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Prof Jacqui van der Spuy
Institute of Ophthalmology, UCL
11-43 Bath Street
Prof Jacqui van der Spuy profile picture
  • Professor of Molecular and Cellular Biology
  • Institute of Ophthalmology
  • Faculty of Brain Sciences
Research Summary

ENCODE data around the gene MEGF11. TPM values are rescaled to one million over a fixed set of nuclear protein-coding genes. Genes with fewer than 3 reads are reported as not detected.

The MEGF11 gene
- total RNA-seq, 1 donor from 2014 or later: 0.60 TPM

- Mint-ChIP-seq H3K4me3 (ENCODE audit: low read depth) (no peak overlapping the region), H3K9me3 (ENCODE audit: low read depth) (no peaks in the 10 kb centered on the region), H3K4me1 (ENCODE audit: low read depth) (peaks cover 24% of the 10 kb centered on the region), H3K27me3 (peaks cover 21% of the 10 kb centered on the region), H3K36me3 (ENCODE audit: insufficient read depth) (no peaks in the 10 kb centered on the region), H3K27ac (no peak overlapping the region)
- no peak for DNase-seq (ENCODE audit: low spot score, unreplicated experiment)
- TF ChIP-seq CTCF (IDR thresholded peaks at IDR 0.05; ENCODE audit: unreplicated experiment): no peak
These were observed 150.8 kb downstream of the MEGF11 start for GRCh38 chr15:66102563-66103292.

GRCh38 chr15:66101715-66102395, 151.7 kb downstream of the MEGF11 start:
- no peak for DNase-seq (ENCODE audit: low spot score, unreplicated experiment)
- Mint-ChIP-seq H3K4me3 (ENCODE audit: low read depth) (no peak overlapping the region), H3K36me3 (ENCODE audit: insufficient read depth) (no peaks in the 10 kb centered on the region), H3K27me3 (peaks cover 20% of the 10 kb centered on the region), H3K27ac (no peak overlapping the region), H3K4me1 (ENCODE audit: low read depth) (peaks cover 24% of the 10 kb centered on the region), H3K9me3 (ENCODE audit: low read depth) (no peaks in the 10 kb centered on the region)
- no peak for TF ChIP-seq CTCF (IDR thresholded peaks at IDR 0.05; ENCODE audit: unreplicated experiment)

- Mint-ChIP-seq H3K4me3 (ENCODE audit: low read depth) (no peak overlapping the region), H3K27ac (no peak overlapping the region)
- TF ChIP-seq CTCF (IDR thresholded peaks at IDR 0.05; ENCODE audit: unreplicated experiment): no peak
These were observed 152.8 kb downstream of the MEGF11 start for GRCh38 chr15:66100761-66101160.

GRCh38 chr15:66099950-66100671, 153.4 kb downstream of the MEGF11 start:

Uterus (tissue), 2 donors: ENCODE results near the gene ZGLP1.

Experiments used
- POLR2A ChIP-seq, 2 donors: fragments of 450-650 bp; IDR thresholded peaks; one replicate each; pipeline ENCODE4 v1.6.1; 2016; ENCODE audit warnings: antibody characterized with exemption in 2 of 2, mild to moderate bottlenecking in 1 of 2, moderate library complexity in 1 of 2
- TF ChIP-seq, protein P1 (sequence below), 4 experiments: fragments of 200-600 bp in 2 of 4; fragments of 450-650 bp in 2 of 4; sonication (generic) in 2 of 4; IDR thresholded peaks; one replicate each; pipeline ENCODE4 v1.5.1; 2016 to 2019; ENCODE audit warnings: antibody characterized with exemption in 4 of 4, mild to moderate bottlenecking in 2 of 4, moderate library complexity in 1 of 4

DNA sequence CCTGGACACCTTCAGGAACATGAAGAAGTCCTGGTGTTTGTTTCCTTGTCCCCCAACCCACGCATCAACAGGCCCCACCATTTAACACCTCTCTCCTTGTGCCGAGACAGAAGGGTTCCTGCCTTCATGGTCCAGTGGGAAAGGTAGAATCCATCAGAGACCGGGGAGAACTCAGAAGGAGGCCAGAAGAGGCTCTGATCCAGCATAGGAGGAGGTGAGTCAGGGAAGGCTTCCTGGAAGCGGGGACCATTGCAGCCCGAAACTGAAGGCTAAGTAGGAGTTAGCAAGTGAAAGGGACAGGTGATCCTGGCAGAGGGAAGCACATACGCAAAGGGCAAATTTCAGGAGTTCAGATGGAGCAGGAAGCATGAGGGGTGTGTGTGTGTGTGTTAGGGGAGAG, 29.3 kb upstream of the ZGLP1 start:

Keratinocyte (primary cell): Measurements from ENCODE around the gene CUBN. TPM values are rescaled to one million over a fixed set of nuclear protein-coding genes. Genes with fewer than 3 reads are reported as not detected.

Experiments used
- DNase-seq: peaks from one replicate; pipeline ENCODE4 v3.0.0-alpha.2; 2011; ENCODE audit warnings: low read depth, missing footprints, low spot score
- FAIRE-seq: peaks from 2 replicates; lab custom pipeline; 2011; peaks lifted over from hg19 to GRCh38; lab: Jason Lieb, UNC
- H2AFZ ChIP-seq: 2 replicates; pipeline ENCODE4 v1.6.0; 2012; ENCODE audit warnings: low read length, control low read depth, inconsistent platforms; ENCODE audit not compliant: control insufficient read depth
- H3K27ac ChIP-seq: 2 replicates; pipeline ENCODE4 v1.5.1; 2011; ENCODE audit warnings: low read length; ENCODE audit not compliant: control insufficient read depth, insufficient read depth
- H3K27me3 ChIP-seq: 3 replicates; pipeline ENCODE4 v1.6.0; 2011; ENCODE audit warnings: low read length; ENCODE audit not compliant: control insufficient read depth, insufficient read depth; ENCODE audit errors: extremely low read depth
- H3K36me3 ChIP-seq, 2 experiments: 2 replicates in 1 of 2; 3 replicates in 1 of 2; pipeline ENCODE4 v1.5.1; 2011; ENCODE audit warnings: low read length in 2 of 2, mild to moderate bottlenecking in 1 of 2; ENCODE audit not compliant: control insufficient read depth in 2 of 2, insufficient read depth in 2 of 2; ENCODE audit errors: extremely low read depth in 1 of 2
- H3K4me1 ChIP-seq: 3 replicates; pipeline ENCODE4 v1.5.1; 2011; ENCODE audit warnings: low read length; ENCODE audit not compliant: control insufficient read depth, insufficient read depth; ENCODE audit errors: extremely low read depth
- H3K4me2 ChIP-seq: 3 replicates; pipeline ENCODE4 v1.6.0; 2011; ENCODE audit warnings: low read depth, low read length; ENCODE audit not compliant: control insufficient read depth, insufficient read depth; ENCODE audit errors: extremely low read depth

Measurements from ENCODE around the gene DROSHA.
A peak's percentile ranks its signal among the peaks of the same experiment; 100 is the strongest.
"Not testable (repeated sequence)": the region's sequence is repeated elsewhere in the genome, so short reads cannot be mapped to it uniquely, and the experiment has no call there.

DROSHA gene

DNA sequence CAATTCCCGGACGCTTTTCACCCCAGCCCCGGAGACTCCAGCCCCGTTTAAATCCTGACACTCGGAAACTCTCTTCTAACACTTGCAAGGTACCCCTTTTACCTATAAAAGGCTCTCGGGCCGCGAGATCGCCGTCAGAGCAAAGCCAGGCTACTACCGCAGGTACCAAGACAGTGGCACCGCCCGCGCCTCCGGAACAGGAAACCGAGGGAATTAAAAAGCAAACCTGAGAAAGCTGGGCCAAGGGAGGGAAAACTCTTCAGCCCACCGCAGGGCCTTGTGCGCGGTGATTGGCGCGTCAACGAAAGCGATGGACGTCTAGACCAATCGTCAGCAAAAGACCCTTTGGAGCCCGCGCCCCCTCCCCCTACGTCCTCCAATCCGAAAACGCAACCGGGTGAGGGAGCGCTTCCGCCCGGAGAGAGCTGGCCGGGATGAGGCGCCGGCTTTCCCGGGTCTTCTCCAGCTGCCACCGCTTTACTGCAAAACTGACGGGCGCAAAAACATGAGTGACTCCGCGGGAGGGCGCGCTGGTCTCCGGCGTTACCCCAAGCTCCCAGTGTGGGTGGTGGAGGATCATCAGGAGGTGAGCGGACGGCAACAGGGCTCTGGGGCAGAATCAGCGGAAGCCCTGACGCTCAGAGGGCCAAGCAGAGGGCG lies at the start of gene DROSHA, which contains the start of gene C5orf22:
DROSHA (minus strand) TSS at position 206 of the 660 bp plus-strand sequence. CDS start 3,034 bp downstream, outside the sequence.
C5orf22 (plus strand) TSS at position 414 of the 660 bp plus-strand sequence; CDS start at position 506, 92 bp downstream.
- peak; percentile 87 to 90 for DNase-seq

My research is focussed on the molecular neurobiology of inherited retinal dystrophies and neurodegenerative diseases, and the translation of fundamental molecular and biochemical insights of disease-causing mechanisms to therapeutic interventions. Investigations of neurodegeneration in inherited retinal diseases have focussed on advances in understanding the fundamental molecular mechanisms of neuropathology in Leber’s congenital amaurosis type 4 (LCA4), one of the most severe and early onset forms of inherited retinal degeneration, both validating disease-causing LCA4-associated mutations and their consequent impact on the assembly of a heterocomplex required for functional phototransduction, as well as identifying aberrant pre-mRNA missplicing as a causative underlying mechanism of LCA4. This research has strongly impacted the therapeutic strategy for patients, assisting the triage of patients for gene therapy, and the exploration of fundamental disease mechanisms and targeted therapies has been extended to other inherited retinal dystrophies, including non-syndromic and syndromic early onset inherited retinal diseases and juvenile macular dystrophies. My research aims to develop new pre-clinical models of these human retinal dystrophies using three dimensional retinal organoid and retinal pigment epithelium models, with the aim of combining advances in fundamental insights in molecular and cellular neuroscience with advances in stem cell and gene editing technologies to model retinal degeneration and explore new therapeutic approaches. This includes the validation and optimisation of pharmacological and gene therapy approaches, and the exploration of antisense oligonucleotide therapies and direct base and prime editing approaches for inherited retinal diseases intractable to classical gene therapy approaches.

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